Doctor cheated in postgraduate exam
A DOCTOR working in psychiatry who cheated in a postgraduate examination was yesterday found guilty of professional misconduct by the Irish Medical Council.
A fitness to practise inquiry held by the council heard that Dr Muhammad Zafar Iqbal (44) from Pakistan had worked at a number of Irish hospitals, including St Fintan’s in Laois, St Brigid’s in Ballinasloe and St Brendan’s in Dublin, before travelling to the Britain in 2004.
While working there as a locum staff doctor for Kent and Medway NHS Trust he enrolled on an MSc postgraduate degree programme and on September 14th, 2006, sat an end of module examination entitled “The practice of evidence-based mental health care”. He was seen talking a number of times during the exam and when his answers were compared later with the candidate who had sat next to him they were remarkably similar. Not only did they get the same questions right in a multiple choice round, they also got the same ones wrong and had virtually the same spelling mistakes.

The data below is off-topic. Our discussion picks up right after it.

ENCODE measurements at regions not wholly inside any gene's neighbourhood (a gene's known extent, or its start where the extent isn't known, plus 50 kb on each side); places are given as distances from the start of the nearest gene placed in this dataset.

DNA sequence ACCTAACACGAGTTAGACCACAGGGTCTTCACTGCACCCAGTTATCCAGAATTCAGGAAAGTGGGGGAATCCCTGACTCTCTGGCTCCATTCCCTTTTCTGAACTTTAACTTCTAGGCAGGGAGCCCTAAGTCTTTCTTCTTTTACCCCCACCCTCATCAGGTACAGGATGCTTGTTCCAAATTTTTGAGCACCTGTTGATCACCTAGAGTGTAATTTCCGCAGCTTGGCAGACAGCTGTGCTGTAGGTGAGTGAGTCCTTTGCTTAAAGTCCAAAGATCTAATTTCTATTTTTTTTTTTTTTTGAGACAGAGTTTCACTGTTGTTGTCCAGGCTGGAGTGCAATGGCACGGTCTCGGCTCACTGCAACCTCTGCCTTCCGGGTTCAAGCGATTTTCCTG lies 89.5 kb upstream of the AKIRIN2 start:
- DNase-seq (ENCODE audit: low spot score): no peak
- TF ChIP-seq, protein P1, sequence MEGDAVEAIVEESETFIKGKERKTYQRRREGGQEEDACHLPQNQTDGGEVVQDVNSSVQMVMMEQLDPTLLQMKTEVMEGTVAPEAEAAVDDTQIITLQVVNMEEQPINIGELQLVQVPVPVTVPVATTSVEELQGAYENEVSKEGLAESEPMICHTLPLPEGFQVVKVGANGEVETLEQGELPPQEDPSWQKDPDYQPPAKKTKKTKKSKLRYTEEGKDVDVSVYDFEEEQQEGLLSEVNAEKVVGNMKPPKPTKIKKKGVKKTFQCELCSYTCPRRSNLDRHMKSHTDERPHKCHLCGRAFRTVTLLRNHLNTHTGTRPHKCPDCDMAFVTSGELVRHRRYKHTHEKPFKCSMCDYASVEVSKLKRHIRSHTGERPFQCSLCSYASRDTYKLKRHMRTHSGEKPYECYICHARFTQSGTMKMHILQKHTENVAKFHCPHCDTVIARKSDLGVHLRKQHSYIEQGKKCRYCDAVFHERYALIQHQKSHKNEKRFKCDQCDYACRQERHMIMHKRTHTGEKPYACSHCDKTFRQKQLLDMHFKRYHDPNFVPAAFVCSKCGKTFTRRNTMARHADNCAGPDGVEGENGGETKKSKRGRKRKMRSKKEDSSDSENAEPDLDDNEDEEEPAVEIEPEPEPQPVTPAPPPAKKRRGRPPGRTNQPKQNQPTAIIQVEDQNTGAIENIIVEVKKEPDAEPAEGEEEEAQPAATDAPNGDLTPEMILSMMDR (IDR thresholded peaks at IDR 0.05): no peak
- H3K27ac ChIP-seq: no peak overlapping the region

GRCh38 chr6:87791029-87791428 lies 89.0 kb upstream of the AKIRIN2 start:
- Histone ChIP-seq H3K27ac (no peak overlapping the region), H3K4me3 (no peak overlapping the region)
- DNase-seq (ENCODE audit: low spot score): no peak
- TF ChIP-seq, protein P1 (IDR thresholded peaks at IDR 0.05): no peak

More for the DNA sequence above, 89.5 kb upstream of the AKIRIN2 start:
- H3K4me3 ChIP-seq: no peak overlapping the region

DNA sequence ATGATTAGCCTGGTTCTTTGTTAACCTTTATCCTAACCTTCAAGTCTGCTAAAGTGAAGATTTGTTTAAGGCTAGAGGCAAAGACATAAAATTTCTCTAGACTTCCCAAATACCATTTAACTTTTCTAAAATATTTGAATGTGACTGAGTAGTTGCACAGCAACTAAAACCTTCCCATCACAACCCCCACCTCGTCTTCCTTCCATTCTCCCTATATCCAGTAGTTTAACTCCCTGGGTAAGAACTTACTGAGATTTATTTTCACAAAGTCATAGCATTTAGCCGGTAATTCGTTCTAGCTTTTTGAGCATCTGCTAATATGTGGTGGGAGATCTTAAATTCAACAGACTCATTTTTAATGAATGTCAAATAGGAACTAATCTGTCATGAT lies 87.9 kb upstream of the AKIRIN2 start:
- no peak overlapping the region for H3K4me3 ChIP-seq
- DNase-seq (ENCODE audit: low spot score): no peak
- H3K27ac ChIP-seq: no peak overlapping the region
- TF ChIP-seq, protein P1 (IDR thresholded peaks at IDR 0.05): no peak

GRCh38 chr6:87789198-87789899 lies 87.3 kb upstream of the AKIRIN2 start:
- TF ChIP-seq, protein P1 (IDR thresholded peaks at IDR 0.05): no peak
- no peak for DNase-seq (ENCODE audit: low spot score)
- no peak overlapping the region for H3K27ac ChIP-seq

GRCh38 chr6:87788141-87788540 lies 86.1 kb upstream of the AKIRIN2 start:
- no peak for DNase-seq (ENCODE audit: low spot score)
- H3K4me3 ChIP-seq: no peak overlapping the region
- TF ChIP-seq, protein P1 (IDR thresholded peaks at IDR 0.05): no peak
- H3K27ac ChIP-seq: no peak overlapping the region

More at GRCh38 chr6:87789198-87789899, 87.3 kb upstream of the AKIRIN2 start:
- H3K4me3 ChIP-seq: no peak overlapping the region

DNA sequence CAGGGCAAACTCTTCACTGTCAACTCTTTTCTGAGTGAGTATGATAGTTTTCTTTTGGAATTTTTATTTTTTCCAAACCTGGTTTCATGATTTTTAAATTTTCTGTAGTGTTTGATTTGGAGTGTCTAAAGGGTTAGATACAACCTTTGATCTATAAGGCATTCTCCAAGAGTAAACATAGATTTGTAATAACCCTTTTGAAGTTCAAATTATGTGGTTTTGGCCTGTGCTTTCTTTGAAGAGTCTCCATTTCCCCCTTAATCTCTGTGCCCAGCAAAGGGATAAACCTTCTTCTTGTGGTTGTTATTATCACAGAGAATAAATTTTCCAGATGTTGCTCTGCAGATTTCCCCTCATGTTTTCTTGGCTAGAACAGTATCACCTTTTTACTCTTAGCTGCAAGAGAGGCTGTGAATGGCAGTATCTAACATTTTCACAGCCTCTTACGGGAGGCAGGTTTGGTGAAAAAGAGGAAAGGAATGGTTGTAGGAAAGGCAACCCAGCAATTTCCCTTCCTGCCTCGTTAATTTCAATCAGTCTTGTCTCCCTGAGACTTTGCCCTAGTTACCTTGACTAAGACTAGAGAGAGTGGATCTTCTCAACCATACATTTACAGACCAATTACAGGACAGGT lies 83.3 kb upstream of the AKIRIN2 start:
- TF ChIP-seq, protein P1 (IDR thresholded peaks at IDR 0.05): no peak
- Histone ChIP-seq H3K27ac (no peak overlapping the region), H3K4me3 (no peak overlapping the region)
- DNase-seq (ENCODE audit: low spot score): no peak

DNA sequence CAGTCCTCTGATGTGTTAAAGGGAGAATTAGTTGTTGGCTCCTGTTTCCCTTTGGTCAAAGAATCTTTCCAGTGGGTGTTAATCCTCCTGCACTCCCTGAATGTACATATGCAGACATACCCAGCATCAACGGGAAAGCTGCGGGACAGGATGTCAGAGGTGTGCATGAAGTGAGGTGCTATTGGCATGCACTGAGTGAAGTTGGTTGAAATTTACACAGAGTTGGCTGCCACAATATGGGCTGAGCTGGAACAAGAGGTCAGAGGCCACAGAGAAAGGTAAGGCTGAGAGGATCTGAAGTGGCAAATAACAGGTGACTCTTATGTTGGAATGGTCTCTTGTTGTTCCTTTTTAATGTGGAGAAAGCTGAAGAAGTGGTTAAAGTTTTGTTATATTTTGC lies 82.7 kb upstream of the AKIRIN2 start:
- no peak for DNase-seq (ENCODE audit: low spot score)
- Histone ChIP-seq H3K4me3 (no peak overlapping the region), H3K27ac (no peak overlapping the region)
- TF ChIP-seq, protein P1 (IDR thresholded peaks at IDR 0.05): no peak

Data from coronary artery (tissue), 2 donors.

While initially denying he cheated, Dr Iqbal admitted what he had done when brought before the General Medical Council (GMC) in Britain. He said it happened because he was under stress. The GMC found him guilty of professional misconduct and he was suspended from its medical register for a year in March 2009.
The Irish Medical Council was informed of the GMC ruling and given Dr Iqbal was registered to work here, it held its own fitness to practise inquiry into his conduct.
Dr Iqbal, who attended the hearing and represented himself, said it was the only mistake he made in his career and no patient was harmed as a result. He apologised and said there would be no repetition of the “single incident”. What happened would remain with him for life. He stressed he had served his 12-month suspension and had now been offered another job in the UK.
He handed in a number of testimonials stating he had always been a reliable and hard-working doctor and had done a number of courses in ethics and other matters during his period of suspension.
The fitness to practise committee, chaired by Dr Gerard Bury, found the allegations against Dr Iqbal, which he admitted, amounted to professional misconduct. His behaviour, Dr Bury, said fell seriously short of the standards expected of a doctor. The committee noted he had undertaken not to repeat his behaviour and had already been suspended from the medical register in the UK. The committee will recommend to a meeting of the full medical council that he be censured.